On Jan 26, 2010, at 2:29 AM, Daniel Russel wrote:
On Jan 25, 2010, at 4:01 PM, Keren Lasker wrote:
yes - this looks good, as long as it follows with examples for
protein rigid bodies, usage of that in optimization,
A protein example would be good. Do you have something simple around
from experimenting for multifit? A couple of proteins and simple
distance restraints that provide a unique relative orientation for
yes - jeremy and i are finalizing something like that for the review,
so we should be able to add it soon.
Do we have something we can on discussing rigid body modeling in
general with biological structures?
maybe also something about relevant score-states.
No one should ever see them, so definitely not documenting them.
i had the pleasure of meeting then when working on domino, so - it
might be useful for "advanced" usages.
Also - there is this issue of moving a rigid body that does not
really does anything unless a flag is set
That is long gone :-)
- maybe it would be good to explain the mechanism of rigid body
Yeah, I'll add a mention of constraints and a link to the
constraints page in an advanced section.
Also - for optimization it might be useful to mention the
Indeed, you should have added a link when you wrote it :-) I've
On Jan 26, 2010, at 1:56 AM, Daniel Russel wrote:
Is this a better overview of rigid bodies text? The previous one
was not well structured.
A rigid body particle describes a set of particles, known
as the members, which move rigidly together. Since the
members are simply a set of particles which move together
they don't (necessarily) define a shape. For example,
the members could include representations of the geometry
at several different representations. As a result, methods
that use rigid bodies also take a Refiner. This refiner
is used to map from the rigid body to the set of particles
defining the geometry of interest.
The initial orientation of the rigid body is computed from
the coordinates, masses and radii of the particles
passed to the constructor, based on diagonalizing the
inertial tensor (which is not stored, currently).
A rigid body stores the a set of local coordinates for each
member and an algebra::Transformation3D mapping between
the local coordinates and the actual location of the member.
It is often desirable to randomize the orientation of a rigid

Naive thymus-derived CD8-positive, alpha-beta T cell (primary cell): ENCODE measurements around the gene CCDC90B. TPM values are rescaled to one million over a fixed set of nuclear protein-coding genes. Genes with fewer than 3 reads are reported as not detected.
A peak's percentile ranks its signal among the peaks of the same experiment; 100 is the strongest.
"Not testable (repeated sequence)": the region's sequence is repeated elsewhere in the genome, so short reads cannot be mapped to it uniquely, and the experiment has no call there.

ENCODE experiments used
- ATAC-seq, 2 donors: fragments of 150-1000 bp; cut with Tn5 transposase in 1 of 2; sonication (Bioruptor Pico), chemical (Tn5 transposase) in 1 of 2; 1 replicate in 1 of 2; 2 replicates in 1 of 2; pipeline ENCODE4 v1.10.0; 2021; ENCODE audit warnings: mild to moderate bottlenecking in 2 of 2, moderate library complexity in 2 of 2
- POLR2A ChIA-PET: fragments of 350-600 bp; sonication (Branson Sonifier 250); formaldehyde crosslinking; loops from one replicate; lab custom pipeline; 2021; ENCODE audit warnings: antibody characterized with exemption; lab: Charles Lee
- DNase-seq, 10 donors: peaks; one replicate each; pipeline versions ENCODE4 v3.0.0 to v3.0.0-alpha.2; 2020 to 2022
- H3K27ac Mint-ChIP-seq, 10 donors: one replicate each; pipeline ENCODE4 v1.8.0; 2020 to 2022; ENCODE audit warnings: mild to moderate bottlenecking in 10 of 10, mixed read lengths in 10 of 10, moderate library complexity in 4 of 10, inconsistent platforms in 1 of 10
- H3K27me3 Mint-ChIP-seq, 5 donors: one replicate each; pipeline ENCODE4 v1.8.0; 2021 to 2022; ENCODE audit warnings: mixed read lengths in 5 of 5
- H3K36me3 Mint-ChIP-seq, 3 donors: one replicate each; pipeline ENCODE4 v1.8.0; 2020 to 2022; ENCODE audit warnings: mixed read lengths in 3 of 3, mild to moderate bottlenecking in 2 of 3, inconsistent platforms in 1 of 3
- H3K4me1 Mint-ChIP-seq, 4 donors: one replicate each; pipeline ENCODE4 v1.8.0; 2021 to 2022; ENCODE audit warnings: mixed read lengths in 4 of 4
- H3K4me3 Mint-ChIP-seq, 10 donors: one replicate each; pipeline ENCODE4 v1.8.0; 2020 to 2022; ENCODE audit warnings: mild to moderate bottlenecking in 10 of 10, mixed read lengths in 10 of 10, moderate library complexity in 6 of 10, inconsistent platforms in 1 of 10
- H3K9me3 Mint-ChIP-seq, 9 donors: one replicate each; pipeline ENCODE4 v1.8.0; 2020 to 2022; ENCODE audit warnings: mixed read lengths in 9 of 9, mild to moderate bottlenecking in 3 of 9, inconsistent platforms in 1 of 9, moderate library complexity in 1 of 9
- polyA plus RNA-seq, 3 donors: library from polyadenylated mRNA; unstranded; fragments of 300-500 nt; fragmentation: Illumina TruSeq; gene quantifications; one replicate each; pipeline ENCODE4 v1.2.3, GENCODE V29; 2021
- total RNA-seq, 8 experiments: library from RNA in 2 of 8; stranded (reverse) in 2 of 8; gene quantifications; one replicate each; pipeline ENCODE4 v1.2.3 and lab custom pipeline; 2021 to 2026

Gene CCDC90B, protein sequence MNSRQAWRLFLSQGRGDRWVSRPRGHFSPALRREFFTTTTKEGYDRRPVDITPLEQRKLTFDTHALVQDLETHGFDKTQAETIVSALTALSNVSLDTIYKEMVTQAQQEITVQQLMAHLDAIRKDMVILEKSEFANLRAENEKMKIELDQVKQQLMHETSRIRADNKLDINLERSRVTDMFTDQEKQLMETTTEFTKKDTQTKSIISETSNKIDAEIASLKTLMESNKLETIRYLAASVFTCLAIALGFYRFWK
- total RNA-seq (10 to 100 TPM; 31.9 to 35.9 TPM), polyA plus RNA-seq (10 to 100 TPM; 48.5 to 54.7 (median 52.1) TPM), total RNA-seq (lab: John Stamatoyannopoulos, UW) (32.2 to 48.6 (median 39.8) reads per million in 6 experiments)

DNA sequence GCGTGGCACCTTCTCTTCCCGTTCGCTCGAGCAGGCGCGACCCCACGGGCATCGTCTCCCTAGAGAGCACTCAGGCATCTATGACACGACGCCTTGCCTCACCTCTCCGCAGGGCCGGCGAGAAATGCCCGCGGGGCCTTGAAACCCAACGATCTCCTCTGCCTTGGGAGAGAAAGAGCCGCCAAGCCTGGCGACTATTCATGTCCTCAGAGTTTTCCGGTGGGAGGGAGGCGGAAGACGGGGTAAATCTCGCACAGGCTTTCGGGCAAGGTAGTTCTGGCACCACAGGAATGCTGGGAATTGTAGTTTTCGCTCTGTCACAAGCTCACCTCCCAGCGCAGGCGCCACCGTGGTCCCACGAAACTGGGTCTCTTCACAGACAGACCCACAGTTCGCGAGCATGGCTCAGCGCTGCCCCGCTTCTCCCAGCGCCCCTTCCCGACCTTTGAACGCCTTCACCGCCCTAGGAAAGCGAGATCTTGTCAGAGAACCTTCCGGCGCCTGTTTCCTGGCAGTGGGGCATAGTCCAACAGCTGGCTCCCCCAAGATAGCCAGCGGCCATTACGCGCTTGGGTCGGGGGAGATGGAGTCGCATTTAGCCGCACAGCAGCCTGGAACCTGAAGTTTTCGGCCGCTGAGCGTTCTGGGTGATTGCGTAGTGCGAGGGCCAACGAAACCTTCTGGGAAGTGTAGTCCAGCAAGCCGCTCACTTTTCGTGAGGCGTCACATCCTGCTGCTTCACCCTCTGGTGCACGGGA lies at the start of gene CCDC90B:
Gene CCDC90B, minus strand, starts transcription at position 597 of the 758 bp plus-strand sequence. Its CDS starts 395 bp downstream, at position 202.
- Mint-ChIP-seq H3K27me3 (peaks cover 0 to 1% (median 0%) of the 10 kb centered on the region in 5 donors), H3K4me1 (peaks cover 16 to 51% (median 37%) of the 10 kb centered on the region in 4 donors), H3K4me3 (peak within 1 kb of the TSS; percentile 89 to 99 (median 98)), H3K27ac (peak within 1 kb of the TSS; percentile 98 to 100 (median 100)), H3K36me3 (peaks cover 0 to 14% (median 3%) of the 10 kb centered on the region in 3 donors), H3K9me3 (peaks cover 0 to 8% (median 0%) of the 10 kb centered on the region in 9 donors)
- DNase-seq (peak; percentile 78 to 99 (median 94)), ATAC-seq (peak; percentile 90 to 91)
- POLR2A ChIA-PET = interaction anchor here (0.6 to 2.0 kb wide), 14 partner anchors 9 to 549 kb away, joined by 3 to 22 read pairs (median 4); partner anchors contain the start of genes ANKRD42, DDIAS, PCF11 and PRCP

On Jan 25, 2010, at 3:33 PM, Keren Lasker wrote:
Is there a function for each of those ? if so it would be useful
to explicitly have it in the documentation.
and specifically for my current requirement - what is the
function for getting the set of particles which defines the
highest resolution description of the shape, if the rigid body is
not defined by atom::Hierarchy.
On Jan 26, 2010, at 1:27 AM, Daniel Russel wrote:
On Jan 25, 2010, at 3:20 PM, Keren Lasker wrote:
To get the particles within a rigid body, it is better using
IMP::core::get_leaves or get_members,
Maybe :-) They do different things (that might happen to have
the same result sometimes).
i.e.: does get_members return the leaves or the children of the
neither, it returns all particles which move rigidly with the
Basically, when you have a shape that happens to be rigid, there
are many sets of particles associated with it
- all particles which movie rigidly with the shape (the rigid
- the set of particles which defines the highest resolution
description of the shape (which, if the rigid body is created
from a molecular hierarchy, would be the leaves)
- the set of particles which defines the coarsest description of
the shape. Typically this is just the rigid body particle itself
with a radius
- the set of particles defining the residues in the rigid body
- the particles defining the sphere hierarchy used for collision
detection between that rigid hierarchy and another rigid
hierarchy (which would be members, if they existed)
Depending on what you want to do, you will need different ones
of these sets.